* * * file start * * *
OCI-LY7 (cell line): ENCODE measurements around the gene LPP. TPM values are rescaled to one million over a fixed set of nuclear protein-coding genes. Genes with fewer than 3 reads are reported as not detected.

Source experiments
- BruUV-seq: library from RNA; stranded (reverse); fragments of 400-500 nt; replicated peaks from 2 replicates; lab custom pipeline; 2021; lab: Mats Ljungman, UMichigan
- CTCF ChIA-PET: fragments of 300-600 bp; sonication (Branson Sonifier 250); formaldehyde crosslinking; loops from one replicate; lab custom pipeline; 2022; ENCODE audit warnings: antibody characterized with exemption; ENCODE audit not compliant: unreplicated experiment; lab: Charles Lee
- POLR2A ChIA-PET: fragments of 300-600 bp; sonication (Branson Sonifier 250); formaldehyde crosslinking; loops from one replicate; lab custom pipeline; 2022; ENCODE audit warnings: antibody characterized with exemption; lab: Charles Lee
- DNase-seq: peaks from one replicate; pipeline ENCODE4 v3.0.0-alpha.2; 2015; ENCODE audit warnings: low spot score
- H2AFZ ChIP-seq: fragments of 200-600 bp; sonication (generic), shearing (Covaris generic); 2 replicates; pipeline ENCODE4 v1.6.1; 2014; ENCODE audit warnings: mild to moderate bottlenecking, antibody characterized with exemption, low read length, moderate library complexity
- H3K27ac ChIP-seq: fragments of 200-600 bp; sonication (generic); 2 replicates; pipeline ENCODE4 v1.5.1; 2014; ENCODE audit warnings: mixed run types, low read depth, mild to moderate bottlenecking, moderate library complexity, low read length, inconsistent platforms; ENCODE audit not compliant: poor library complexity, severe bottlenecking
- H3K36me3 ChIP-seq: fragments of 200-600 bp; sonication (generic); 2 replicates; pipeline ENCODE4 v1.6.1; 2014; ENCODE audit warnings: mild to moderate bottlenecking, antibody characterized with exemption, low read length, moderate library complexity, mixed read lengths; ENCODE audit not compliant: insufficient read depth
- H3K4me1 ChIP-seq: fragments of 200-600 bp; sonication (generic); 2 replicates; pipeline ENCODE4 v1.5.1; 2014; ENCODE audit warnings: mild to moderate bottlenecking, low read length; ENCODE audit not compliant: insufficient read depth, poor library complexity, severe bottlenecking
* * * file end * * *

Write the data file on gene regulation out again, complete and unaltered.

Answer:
OCI-LY7 (cell line): ENCODE measurements around the gene LPP. TPM values are rescaled to one million over a fixed set of nuclear protein-coding genes. Genes with fewer than 3 reads are reported as not detected.

Source experiments
- BruUV-seq: library from RNA; stranded (reverse); fragments of 400-500 nt; replicated peaks from 2 replicates; lab custom pipeline; 2021; lab: Mats Ljungman, UMichigan
- CTCF ChIA-PET: fragments of 300-600 bp; sonication (Branson Sonifier 250); formaldehyde crosslinking; loops from one replicate; lab custom pipeline; 2022; ENCODE audit warnings: antibody characterized with exemption; ENCODE audit not compliant: unreplicated experiment; lab: Charles Lee
- POLR2A ChIA-PET: fragments of 300-600 bp; sonication (Branson Sonifier 250); formaldehyde crosslinking; loops from one replicate; lab custom pipeline; 2022; ENCODE audit warnings: antibody characterized with exemption; lab: Charles Lee
- DNase-seq: peaks from one replicate; pipeline ENCODE4 v3.0.0-alpha.2; 2015; ENCODE audit warnings: low spot score
- H2AFZ ChIP-seq: fragments of 200-600 bp; sonication (generic), shearing (Covaris generic); 2 replicates; pipeline ENCODE4 v1.6.1; 2014; ENCODE audit warnings: mild to moderate bottlenecking, antibody characterized with exemption, low read length, moderate library complexity
- H3K27ac ChIP-seq: fragments of 200-600 bp; sonication (generic); 2 replicates; pipeline ENCODE4 v1.5.1; 2014; ENCODE audit warnings: mixed run types, low read depth, mild to moderate bottlenecking, moderate library complexity, low read length, inconsistent platforms; ENCODE audit not compliant: poor library complexity, severe bottlenecking
- H3K36me3 ChIP-seq: fragments of 200-600 bp; sonication (generic); 2 replicates; pipeline ENCODE4 v1.6.1; 2014; ENCODE audit warnings: mild to moderate bottlenecking, antibody characterized with exemption, low read length, moderate library complexity, mixed read lengths; ENCODE audit not compliant: insufficient read depth
- H3K4me1 ChIP-seq: fragments of 200-600 bp; sonication (generic); 2 replicates; pipeline ENCODE4 v1.5.1; 2014; ENCODE audit warnings: mild to moderate bottlenecking, low read length; ENCODE audit not compliant: insufficient read depth, poor library complexity, severe bottlenecking